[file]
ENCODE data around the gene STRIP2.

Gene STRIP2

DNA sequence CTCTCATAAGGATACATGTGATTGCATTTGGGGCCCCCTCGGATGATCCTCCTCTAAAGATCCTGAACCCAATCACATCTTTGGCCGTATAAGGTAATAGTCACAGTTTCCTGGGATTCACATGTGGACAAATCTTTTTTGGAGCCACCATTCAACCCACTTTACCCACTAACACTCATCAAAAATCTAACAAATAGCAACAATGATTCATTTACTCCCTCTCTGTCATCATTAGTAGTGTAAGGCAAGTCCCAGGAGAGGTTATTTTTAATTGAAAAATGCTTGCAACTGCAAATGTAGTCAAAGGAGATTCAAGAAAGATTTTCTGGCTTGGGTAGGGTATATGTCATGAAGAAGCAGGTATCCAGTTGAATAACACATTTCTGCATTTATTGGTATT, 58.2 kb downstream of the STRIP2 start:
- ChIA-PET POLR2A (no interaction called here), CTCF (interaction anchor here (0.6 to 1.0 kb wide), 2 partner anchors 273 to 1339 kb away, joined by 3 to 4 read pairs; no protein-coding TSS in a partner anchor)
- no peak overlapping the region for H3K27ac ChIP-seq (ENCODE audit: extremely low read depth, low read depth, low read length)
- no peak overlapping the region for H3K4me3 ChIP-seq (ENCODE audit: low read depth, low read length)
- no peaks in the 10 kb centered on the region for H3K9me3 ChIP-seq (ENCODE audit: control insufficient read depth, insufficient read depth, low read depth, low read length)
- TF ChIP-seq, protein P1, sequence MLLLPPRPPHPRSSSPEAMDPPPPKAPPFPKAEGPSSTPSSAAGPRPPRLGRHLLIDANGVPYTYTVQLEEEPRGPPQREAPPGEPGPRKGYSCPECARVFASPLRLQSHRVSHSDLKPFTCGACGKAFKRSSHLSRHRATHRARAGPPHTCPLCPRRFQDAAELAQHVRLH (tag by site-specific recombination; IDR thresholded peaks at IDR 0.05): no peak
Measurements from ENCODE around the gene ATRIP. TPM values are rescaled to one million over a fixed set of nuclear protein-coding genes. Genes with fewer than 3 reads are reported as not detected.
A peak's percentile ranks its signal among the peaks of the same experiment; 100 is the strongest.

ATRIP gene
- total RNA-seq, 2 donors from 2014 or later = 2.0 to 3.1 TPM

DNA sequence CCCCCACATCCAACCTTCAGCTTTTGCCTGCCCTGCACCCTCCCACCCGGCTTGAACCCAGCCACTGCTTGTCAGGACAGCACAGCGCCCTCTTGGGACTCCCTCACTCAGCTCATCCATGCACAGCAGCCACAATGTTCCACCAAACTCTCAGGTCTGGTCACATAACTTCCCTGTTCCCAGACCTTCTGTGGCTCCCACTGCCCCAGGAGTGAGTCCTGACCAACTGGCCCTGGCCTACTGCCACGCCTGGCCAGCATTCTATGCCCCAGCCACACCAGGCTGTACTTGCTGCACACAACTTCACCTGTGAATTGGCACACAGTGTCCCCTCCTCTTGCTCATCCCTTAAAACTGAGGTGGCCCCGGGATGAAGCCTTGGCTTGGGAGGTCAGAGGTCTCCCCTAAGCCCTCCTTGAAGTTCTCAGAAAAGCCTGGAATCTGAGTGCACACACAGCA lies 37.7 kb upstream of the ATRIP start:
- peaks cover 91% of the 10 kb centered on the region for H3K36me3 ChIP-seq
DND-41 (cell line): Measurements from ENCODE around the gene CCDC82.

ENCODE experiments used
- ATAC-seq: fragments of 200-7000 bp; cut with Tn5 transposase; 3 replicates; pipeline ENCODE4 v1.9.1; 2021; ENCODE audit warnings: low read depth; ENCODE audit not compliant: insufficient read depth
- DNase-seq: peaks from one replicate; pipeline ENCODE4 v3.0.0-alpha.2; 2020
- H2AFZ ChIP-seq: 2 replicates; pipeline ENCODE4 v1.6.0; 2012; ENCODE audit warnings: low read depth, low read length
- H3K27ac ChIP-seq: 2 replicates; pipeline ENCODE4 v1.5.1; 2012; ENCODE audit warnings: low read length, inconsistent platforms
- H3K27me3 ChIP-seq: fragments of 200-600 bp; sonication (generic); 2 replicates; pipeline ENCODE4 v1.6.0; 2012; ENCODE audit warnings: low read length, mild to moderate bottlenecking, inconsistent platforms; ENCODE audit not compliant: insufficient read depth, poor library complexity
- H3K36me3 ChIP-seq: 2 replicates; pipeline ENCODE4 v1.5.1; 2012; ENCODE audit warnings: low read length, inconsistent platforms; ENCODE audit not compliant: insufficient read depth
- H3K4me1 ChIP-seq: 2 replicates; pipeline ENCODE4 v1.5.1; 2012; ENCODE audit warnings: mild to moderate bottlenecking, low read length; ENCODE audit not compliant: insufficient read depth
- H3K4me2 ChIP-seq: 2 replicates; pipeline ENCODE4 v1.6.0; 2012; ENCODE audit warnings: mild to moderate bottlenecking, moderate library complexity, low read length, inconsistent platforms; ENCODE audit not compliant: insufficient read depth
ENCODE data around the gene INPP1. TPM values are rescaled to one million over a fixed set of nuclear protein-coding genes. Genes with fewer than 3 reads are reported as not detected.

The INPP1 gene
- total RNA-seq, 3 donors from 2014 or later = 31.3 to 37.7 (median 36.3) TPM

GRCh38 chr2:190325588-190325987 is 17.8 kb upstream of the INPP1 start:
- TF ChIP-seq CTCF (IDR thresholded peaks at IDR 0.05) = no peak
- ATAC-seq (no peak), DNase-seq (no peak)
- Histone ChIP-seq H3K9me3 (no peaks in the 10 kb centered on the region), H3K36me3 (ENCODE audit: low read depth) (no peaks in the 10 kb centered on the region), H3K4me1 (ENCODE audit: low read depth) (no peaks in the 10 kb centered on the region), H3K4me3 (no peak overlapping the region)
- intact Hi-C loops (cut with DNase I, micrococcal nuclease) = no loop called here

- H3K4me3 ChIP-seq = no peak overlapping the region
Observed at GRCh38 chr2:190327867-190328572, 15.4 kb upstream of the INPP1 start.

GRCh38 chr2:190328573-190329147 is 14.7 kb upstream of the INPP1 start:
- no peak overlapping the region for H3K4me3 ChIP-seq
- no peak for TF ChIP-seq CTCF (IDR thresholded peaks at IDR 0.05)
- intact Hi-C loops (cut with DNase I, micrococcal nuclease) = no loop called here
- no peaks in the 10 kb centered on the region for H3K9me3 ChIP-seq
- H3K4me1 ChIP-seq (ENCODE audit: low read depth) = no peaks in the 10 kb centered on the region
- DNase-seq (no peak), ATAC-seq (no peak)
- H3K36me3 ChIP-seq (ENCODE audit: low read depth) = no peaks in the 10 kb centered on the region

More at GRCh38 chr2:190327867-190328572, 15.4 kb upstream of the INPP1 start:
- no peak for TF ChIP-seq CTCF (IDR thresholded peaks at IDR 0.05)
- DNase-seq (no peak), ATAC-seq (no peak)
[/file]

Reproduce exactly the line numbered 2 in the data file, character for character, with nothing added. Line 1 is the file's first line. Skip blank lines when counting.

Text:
Gene STRIP2